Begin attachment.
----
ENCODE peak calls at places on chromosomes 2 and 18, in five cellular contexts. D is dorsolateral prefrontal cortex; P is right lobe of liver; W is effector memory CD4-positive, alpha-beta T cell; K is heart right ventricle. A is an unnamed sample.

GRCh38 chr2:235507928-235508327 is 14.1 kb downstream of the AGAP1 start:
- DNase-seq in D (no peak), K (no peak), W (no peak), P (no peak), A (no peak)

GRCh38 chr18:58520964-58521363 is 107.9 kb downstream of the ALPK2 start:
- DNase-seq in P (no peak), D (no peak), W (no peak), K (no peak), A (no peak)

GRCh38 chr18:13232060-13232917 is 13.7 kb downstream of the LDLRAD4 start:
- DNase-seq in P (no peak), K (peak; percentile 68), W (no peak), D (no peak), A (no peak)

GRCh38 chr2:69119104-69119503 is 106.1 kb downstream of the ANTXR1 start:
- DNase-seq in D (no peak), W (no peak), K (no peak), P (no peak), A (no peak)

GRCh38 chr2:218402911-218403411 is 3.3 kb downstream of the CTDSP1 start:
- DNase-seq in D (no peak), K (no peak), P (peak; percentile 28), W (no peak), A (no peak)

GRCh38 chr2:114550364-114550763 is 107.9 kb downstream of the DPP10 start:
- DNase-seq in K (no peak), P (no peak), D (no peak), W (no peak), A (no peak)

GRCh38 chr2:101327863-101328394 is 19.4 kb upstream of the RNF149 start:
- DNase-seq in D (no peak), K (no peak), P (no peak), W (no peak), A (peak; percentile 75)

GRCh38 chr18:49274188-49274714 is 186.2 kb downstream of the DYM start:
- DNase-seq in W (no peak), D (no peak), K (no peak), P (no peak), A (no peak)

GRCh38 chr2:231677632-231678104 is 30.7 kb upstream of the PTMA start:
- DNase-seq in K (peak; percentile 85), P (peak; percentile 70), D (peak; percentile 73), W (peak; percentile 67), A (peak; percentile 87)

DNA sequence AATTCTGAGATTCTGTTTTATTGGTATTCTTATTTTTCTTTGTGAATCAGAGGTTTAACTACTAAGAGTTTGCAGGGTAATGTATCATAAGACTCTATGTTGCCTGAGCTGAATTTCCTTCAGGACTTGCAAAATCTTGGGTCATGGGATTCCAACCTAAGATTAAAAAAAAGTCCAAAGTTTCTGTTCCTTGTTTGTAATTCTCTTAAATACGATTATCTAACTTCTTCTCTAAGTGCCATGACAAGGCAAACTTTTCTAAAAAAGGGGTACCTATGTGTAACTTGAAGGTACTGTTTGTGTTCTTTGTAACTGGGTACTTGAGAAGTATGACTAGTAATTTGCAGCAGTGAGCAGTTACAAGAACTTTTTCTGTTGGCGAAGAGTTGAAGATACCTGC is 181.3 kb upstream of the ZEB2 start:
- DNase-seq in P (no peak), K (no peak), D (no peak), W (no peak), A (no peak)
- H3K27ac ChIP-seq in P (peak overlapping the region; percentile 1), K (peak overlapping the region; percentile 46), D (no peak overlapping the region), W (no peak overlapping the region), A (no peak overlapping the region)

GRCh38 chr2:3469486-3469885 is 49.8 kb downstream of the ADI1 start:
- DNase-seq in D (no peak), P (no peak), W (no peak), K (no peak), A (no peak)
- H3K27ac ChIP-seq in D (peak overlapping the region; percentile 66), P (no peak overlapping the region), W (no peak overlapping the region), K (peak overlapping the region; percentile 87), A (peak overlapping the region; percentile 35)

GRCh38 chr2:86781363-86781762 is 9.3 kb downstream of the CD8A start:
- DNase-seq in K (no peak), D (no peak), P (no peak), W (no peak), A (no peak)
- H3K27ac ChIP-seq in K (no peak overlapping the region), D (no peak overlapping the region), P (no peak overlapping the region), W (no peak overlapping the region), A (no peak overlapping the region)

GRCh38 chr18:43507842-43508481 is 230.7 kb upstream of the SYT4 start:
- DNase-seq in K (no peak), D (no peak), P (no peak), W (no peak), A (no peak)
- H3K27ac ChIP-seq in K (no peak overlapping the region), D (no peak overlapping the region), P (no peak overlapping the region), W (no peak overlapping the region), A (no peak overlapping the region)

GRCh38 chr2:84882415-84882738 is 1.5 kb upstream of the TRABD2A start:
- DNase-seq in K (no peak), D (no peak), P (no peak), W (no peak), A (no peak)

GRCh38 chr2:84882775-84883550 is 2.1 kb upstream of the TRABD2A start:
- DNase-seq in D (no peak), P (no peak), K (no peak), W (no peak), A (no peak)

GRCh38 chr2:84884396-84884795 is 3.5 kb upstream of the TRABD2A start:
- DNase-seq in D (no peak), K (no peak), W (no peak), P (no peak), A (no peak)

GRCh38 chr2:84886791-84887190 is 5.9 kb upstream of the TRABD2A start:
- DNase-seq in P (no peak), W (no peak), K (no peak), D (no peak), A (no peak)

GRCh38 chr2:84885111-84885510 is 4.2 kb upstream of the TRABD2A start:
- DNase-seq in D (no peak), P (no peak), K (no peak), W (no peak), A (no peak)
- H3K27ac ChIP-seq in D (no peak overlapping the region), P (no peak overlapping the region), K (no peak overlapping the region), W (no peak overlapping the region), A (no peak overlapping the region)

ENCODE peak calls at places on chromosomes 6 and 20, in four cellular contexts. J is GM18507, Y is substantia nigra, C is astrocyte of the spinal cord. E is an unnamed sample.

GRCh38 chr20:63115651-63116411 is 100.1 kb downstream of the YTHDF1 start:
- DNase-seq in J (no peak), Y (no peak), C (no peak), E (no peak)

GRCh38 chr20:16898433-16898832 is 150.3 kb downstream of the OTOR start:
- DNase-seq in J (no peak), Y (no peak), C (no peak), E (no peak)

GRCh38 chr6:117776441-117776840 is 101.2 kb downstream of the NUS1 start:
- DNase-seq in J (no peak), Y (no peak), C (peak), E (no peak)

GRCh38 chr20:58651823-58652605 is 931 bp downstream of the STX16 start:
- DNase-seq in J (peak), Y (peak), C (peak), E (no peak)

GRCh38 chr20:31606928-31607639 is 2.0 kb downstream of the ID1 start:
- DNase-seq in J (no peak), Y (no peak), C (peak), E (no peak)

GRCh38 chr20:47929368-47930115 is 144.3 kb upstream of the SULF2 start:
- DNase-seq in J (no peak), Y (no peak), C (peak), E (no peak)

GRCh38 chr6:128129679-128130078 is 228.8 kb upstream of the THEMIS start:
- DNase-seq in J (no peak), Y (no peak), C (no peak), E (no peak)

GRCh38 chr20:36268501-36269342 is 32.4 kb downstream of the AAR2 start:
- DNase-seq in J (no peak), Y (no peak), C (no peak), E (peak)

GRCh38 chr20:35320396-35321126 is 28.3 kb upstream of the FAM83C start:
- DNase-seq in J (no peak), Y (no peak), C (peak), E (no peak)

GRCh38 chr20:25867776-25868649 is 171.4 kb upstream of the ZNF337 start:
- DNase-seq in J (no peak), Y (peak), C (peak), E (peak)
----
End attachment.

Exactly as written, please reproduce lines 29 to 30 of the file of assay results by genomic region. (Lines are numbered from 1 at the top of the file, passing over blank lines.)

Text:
GRCh38 chr18:43507842-43508481 is 230.7 kb upstream of the SYT4 start:
- DNase-seq in K (no peak), D (no peak), P (no peak), W (no peak), A (no peak)